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The Christmas Bustle


A series of impressions from the week before Christmas. It is, of course, lovely to be in the Czech Republic for Christmas, but I tried to notice the less conventional side of things, or at least the non-everyday things. (I was so caught up in the 'bustle' last week that I didn't get around to photographing much of it, and some of the photos are from after the fact.)

For example, remember Ježíšek? Well, Frekvence 1, a popular radio station, encouraged listeners to send Ježíšek an SMS (short test messages that can be sent from mobile phones). If your message was chosen as one that could "shock, surprise, or make Ježíšek laugh," you could win 10,000 crowns! On Friday before Christmas Eve Karel Gott, the reigning king of Czech pop music (somehow I always imagine him as a cross between Elvis, Frank Sinatra, and Lawrence Welk), came to the studio to award a special prize of 100,000 crowns. Frekvence 1 offers many eclectic horoscopes--Indian, Egyptian, Chinese, Aztec, Indian, Celtic, Gypsy (they are only in Czech but if you want to acess them, scroll down to 'Horoskopy' on the sitemap).

On náměstí svobody, the "square of Freedom" at the center of old Brno, there was a large Christmas market. You could gorge yourself on many types of sausage or other other unhealthy but festive food like svařák (hot spiced wine), bramboráky (fried, in lots of grease, potato cakes), or freshly cooked pork cut from a roasting hog caracass while you wait. Next door to the cooked meat stalls stood Ježíšek's post office. A little farther down was a carousel for kids. Next to that a blacksmith forged horseshoes for luck and bells for your home betlem (nativity scene). In the middle of it all stood a huge Christmas tree with a little tables under it where you could stand to sip your beer.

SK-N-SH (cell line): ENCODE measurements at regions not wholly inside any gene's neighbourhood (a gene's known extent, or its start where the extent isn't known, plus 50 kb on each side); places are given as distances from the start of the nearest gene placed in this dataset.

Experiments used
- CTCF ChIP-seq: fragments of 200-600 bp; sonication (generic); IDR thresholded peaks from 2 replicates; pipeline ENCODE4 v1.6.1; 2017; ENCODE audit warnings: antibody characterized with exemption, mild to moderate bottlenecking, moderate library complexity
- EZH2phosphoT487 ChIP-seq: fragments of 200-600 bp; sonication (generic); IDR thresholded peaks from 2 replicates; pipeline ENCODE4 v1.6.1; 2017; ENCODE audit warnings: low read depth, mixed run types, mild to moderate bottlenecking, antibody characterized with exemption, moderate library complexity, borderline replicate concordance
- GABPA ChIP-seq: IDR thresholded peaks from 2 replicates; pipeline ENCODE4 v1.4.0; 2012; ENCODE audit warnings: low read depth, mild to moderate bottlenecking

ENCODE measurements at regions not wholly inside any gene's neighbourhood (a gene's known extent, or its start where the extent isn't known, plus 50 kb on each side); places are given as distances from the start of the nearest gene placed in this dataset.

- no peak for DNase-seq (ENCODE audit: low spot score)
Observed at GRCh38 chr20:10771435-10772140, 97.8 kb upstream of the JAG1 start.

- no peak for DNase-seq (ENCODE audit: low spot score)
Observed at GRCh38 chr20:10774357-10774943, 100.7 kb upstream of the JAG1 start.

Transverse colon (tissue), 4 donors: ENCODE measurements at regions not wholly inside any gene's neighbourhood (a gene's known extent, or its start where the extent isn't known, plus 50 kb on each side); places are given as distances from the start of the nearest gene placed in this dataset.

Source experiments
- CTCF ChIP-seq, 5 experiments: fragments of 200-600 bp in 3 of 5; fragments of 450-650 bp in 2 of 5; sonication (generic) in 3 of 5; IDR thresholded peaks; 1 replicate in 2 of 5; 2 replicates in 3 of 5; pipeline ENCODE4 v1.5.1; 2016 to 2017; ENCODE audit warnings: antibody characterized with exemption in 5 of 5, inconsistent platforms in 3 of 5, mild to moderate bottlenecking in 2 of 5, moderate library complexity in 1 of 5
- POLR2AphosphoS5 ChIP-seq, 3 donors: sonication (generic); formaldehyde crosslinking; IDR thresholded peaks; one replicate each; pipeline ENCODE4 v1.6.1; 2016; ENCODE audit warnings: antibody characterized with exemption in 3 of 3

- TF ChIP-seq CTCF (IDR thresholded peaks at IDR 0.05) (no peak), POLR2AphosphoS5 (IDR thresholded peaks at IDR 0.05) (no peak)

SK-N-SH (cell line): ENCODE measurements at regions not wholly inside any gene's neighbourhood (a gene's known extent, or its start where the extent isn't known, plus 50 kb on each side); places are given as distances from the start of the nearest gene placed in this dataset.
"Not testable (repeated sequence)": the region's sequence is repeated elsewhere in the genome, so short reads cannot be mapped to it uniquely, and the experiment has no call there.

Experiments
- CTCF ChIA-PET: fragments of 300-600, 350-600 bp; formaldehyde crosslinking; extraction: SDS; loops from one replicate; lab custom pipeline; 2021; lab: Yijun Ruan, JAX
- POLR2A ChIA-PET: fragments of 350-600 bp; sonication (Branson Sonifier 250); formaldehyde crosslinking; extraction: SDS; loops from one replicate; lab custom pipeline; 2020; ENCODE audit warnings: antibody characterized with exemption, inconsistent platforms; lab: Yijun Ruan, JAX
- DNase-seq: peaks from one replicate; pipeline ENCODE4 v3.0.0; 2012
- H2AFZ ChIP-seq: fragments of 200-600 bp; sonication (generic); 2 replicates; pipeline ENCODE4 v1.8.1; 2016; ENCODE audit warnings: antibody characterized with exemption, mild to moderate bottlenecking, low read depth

Ježíšek's post office; you can get a postmark that says "Traditional Czech Christmas, Brno."

Then there are the carp sellers. They were on all the major squares I visited in Brno though I never got a picture. Rumor has it that one should not buy carp from the sellers on Prague's Staroměstské náměstí because there is "something" wrong with them. Whether it is fumes from the roasting pigs, something seeping up through the bottom of the pools, or some strange trace in the water, beware! Some Fulbrighter's got together to try the traditional meal, as Deborah reports and depicts. Julia, a Prague blogger, memorably describes the carp sellers:

It's that time of year again, when men in green stand with cigarettes dangling over baby swimming pools, net in hand, while ladies direct them to the choicest fish for their Christmas dinner. (More...)

There was a lot more bustle, but that will have to do until New Year's. Hezké svátky vše!!!

Comments:

Blogger Karla said . . .

Love the Ježíškova pošta. And, um, thanks again for the Karel Gott cd. Now I will never again be at a loss for auditory evidence of his special yodeling style. Perhaps we should play it at the New Year's potluck. Hubert may not have heard enough Karel Gott yet. (I guess I could see if the calendars are discounted yet, and hang one over the toilet or the washing machine.)    

12:23 PM, December 29, 2005


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